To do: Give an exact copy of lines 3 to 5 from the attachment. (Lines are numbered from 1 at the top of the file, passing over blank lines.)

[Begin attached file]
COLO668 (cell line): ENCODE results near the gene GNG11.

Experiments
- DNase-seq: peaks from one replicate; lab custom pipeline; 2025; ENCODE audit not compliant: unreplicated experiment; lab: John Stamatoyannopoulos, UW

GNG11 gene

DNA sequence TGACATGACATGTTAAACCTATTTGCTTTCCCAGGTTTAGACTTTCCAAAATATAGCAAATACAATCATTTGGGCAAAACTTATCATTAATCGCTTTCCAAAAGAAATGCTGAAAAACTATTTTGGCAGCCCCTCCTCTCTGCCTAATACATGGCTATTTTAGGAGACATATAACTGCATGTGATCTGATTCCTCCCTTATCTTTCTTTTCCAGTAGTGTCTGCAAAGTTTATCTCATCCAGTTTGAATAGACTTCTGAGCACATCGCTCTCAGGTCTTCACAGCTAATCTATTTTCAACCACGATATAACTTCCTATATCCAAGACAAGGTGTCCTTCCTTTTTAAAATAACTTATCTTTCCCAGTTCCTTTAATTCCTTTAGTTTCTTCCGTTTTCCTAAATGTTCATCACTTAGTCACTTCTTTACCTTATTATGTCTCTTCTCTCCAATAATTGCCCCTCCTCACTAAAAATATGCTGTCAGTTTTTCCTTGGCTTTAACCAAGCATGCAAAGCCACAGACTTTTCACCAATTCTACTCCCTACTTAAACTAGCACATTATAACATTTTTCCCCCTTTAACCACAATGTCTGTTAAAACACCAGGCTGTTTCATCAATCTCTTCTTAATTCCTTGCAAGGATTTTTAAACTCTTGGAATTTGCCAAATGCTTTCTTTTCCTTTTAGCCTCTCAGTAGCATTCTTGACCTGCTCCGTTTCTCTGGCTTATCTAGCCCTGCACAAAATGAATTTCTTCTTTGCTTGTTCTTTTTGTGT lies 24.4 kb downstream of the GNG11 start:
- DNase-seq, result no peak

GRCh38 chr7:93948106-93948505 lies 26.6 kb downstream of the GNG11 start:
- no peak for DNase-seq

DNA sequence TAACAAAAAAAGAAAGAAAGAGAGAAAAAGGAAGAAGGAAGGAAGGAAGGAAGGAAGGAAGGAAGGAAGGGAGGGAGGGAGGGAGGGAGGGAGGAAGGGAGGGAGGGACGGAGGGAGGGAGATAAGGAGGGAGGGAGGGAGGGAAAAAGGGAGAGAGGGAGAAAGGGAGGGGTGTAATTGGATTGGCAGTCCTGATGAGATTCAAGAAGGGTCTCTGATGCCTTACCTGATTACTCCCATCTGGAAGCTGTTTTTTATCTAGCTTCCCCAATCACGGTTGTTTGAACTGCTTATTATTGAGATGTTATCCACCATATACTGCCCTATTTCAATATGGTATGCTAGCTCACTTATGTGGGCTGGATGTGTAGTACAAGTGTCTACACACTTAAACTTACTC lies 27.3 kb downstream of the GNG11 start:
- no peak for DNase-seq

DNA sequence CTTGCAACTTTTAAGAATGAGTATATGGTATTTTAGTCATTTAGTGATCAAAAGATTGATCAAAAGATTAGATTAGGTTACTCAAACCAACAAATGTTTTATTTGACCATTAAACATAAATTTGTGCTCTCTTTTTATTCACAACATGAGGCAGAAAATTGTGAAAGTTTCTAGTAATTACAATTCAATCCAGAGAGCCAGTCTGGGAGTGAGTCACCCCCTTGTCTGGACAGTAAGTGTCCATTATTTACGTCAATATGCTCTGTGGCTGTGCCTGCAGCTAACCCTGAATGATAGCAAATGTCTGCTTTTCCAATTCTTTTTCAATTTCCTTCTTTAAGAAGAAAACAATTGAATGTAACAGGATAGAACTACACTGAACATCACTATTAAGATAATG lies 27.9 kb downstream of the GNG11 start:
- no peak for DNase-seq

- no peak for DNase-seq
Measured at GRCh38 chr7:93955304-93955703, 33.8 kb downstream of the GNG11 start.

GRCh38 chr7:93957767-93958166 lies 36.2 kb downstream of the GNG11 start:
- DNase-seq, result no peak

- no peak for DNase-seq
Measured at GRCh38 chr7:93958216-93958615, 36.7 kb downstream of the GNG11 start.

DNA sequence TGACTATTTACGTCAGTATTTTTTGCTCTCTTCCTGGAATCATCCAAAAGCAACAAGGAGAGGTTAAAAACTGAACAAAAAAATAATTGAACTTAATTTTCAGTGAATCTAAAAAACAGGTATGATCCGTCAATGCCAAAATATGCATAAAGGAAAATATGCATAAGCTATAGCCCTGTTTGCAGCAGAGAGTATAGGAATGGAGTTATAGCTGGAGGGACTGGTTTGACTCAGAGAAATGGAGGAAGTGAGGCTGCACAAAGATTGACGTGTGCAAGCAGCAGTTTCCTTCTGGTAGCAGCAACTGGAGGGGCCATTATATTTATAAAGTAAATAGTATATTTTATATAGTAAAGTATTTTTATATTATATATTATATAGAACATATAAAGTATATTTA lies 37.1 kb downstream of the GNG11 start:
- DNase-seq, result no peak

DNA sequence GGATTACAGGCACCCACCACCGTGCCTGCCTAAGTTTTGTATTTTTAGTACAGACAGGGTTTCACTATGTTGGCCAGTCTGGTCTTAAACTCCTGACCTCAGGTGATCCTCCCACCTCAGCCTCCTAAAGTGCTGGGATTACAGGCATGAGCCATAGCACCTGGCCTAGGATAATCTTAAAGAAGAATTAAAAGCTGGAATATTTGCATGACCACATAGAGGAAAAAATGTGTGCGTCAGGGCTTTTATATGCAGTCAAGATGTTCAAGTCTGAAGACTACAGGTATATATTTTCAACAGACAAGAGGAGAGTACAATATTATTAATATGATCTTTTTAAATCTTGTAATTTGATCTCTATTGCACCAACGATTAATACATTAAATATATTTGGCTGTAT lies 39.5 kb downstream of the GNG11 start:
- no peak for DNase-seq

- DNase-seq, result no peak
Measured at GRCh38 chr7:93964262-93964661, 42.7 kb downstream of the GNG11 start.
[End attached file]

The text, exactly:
- DNase-seq: peaks from one replicate; lab custom pipeline; 2025; ENCODE audit not compliant: unreplicated experiment; lab: John Stamatoyannopoulos, UW

GNG11 gene

DNA sequence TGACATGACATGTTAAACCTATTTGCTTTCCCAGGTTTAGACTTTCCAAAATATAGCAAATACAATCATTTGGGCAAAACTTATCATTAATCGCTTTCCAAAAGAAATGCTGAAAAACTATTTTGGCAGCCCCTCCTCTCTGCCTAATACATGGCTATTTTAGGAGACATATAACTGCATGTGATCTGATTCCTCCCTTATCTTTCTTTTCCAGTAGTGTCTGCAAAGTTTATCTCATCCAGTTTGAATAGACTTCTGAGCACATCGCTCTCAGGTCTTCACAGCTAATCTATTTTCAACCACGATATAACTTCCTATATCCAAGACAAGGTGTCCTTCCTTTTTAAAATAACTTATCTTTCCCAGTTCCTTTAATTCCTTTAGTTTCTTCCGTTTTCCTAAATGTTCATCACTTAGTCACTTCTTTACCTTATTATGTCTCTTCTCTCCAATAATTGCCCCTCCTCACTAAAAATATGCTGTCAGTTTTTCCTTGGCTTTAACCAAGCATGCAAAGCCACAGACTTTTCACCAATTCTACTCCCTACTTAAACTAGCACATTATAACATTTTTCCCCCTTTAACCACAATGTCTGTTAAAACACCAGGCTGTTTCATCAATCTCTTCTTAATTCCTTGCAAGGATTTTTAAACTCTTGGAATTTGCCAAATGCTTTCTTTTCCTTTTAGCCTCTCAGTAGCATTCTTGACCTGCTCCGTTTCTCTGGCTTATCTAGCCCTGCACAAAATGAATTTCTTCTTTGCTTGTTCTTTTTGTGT lies 24.4 kb downstream of the GNG11 start: